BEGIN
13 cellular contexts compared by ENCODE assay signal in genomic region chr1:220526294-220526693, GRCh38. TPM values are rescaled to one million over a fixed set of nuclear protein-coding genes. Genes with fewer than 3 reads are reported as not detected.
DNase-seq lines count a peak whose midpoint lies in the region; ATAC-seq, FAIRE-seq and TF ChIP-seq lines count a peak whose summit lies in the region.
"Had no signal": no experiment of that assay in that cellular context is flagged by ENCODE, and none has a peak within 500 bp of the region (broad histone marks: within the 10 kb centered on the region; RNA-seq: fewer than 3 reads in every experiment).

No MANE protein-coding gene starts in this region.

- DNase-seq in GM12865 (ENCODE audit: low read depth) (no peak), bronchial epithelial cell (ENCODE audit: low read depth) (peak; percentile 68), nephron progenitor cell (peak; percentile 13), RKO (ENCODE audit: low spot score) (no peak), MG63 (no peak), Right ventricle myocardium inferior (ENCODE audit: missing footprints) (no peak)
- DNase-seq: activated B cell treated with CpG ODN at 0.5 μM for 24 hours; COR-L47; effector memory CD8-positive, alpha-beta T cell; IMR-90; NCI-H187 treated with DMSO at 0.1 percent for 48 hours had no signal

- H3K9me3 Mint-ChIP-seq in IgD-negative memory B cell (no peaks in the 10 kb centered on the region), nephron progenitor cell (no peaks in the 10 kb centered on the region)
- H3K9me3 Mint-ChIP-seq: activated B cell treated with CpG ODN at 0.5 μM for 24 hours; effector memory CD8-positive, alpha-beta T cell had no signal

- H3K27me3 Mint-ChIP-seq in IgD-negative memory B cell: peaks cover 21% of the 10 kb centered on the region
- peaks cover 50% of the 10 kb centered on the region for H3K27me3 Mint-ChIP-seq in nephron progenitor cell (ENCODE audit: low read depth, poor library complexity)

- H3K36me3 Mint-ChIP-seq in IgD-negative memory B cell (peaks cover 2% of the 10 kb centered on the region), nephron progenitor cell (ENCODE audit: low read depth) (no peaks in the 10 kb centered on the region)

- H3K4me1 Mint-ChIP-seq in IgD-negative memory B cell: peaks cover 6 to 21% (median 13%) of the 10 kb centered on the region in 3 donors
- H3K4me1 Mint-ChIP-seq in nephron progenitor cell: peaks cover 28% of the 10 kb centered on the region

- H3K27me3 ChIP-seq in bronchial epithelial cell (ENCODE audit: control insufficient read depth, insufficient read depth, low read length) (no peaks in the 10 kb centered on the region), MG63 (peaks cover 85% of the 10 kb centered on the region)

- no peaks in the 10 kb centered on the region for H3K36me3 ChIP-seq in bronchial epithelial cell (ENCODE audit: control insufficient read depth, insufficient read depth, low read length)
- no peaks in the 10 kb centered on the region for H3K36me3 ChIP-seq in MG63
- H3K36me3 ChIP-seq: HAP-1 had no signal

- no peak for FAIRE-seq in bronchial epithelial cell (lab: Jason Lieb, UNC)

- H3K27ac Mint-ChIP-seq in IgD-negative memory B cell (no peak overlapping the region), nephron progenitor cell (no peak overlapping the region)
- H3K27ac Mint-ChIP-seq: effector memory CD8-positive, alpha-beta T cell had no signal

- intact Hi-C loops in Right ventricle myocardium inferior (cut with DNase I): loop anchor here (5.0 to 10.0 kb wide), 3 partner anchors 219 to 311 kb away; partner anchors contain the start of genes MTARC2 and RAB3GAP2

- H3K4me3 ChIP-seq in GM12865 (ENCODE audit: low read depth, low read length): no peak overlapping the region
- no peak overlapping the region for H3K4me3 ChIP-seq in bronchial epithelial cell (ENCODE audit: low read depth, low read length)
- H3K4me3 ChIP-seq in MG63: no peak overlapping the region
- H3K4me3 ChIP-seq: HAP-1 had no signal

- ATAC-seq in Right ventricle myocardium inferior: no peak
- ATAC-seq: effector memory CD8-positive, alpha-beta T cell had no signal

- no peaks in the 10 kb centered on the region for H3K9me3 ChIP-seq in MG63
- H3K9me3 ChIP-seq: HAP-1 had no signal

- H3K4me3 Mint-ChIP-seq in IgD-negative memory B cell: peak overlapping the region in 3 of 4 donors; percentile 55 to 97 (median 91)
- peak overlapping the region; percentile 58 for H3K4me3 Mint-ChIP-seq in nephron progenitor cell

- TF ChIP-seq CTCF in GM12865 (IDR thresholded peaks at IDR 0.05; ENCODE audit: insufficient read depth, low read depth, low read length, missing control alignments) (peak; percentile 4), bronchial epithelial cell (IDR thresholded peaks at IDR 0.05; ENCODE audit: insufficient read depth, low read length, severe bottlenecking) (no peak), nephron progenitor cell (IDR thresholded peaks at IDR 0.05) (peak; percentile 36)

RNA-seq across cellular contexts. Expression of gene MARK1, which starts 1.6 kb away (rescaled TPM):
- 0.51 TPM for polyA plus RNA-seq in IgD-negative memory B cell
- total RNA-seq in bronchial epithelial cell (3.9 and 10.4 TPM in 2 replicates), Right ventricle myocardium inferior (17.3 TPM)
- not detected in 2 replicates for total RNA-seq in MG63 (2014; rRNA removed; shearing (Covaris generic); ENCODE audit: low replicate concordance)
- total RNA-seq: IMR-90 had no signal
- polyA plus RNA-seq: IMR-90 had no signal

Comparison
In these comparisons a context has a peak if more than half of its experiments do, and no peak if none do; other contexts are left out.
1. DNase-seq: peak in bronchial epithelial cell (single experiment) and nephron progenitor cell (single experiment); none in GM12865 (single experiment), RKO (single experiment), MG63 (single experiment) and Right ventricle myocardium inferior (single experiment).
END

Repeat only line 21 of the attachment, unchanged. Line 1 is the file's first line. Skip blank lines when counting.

- intact Hi-C loops in Right ventricle myocardium inferior (cut with DNase I): loop anchor here (5.0 to 10.0 kb wide), 3 partner anchors 219 to 311 kb away; partner anchors contain the start of genes MTARC2 and RAB3GAP2